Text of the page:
The Incredible Stone-Hewn Churches of Ethiopia

Your Guide to the World's Hidden Wonders
Feb. 19 2014 10:57 AM

Lalibela: The Holy Ethiopian City of Stone-Hewn Churches

Atlas Obscura on Slate is a blog about the world's hidden wonders. Like us on Facebook, Tumblr, or follow us on Twitter @atlasobscura.

In the northern highlands of Ethiopia is the holy city of Lalibela. Before the 12th century, Lalibela was known as Roha. Then came the birth of the boy who would be king. According to legend, his arrival into the world brought a swarm of bees, who buzzed around his head to signal his royal future. The boy was thus named Lalibela, meaning "the bees recognize his sovereignty."

When Lalibela became king, he embarked on a most ambitious project: the creation of a new Jerusalem in Ethiopia for Christians who could not make the pilgrimage to the original. As part of this holy city, Lalibela envisioned a dozen churches carved from stone — not made of stones, but each one literally carved out of one unbroken rock with its roof at ground level.


Details on the construction process have been lost in the mists of time, but 13 churches were indeed built between the late 12th and 13th century. These were no simple structures — the rock-hewn churches had arched windows, moldings with religious symbols, and murals covering the interior walls. Built on either side of a trench — which was named the River Jordan in recognition of the new holy city — they connected to one another through a series of tunnels.

In the ensuing centuries, seismic shifts, erosion, and water have severely damaged the churches. But the last one to be built — Bete Giyorgis, or the Church of St. George — remains spectacular. Extending 40 feet down into the stone and shaped like a cross, Bete Giyorgis continues to draw Christian pilgrims and curious tourists.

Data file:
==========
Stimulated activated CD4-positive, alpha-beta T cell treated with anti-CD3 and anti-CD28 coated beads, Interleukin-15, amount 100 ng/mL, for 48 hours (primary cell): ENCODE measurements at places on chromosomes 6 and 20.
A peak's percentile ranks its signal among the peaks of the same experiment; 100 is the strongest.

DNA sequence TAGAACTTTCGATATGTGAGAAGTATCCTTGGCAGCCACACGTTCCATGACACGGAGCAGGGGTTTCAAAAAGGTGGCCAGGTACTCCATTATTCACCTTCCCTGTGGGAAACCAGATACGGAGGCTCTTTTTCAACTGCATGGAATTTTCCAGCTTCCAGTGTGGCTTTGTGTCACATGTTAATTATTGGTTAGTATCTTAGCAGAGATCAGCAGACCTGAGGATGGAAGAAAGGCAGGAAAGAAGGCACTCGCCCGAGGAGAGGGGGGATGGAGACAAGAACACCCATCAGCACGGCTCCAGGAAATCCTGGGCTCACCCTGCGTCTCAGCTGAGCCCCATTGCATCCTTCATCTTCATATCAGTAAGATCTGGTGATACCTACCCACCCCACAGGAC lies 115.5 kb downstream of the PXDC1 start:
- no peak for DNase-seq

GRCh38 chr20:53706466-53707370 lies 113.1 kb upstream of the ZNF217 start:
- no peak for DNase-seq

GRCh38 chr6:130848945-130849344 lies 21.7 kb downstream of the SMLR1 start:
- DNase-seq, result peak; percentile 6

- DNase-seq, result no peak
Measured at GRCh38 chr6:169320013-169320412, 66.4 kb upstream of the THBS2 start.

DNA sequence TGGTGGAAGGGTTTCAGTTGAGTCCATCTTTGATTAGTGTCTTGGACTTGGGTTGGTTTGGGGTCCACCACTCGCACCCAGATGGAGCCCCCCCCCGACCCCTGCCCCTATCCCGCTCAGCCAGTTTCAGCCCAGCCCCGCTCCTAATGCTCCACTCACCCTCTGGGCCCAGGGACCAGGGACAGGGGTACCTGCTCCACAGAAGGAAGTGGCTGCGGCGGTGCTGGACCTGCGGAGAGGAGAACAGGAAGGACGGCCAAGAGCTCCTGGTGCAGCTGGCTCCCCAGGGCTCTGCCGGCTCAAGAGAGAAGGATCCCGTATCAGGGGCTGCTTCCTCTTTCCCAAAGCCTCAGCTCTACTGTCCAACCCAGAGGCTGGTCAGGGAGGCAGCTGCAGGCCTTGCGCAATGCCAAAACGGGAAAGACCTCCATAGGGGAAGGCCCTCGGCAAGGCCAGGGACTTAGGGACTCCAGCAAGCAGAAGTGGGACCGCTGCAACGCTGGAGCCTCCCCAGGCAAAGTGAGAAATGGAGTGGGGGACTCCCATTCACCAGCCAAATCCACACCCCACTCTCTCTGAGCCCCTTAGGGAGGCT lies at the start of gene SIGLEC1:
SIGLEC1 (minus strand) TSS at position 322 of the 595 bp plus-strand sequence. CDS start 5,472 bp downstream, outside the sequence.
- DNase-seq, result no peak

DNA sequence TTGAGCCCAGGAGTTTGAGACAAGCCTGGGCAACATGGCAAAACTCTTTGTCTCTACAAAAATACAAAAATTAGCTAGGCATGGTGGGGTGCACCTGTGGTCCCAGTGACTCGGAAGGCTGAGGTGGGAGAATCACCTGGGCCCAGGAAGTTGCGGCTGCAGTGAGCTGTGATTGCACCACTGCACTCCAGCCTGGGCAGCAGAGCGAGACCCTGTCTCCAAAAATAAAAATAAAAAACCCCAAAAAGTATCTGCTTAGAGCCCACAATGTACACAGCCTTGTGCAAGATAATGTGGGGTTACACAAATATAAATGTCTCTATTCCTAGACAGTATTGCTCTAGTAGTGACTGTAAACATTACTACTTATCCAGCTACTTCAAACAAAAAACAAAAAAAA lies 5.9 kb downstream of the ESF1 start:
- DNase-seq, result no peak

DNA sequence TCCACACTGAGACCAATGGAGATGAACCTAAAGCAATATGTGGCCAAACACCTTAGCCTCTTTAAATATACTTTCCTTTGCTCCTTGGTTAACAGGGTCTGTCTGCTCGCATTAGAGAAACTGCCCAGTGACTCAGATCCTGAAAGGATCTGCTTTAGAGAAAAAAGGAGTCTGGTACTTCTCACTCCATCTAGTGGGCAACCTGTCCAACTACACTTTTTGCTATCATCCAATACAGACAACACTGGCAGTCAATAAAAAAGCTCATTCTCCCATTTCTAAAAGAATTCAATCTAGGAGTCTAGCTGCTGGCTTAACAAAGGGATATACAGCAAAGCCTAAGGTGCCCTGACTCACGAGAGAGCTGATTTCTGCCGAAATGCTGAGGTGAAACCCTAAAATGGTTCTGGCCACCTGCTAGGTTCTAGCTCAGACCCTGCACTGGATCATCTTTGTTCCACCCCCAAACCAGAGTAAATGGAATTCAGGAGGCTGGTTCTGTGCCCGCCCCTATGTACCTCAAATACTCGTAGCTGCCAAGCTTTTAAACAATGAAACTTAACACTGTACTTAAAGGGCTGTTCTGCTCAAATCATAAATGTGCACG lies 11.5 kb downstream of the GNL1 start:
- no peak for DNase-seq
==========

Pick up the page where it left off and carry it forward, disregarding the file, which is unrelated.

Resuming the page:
Curious George:

View Bet Giyorgis in a larger map



More Than Scottish Pride

Scotland’s referendum isn’t about nationalism. It’s about a system that failed, and a new generation looking to take a chance on itself. 

What Charles Barkley Gets Wrong About Corporal Punishment and Black Culture

Why Greenland’s “Dark Snow” Should Worry You

Three Talented Actresses in Three Terrible New Shows

Why Do Some People See the Virgin Mary in Grilled Cheese?

The science that explains the human need to find meaning in coincidences.


Happy Constitution Day!

Too bad it’s almost certainly unconstitutional.

Is It Worth Paying Full Price for the iPhone 6 to Keep Your Unlimited Data Plan? We Crunch the Numbers.

What to Do if You Literally Get a Bug in Your Ear

  News & Politics
Sept. 16 2014 7:03 PM Kansas Secretary of State Loses Battle to Protect Senator From Tough Race
Sept. 16 2014 4:16 PM The iPhone 6 Marks a Fresh Chance for Wireless Carriers to Kill Your Unlimited Data
The Eye
Sept. 16 2014 12:20 PM These Outdoor Cat Shelters Have More Style Than the Average Home
  Double X
The XX Factor
Sept. 15 2014 3:31 PM My Year As an Abortion Doula
  Slate Plus
Slate Plus Video
Sept. 16 2014 2:06 PM A Farewell From Emily Bazelon The former senior editor talks about her very first Slate pitch and says goodbye to the magazine.
Brow Beat
Sept. 16 2014 8:43 PM This 17-Minute Tribute to David Fincher Is the Perfect Preparation for Gone Girl
Future Tense
Sept. 16 2014 6:40 PM This iPhone 6 Feature Will Change Weather Forecasting
  Health & Science
Medical Examiner
Sept. 16 2014 11:46 PM The Scariest Campfire Story More horrifying than bears, snakes, or hook-handed killers.
Sports Nut
Sept. 15 2014 9:05 PM Giving Up on Goodell How the NFL lost the trust of its most loyal reporters.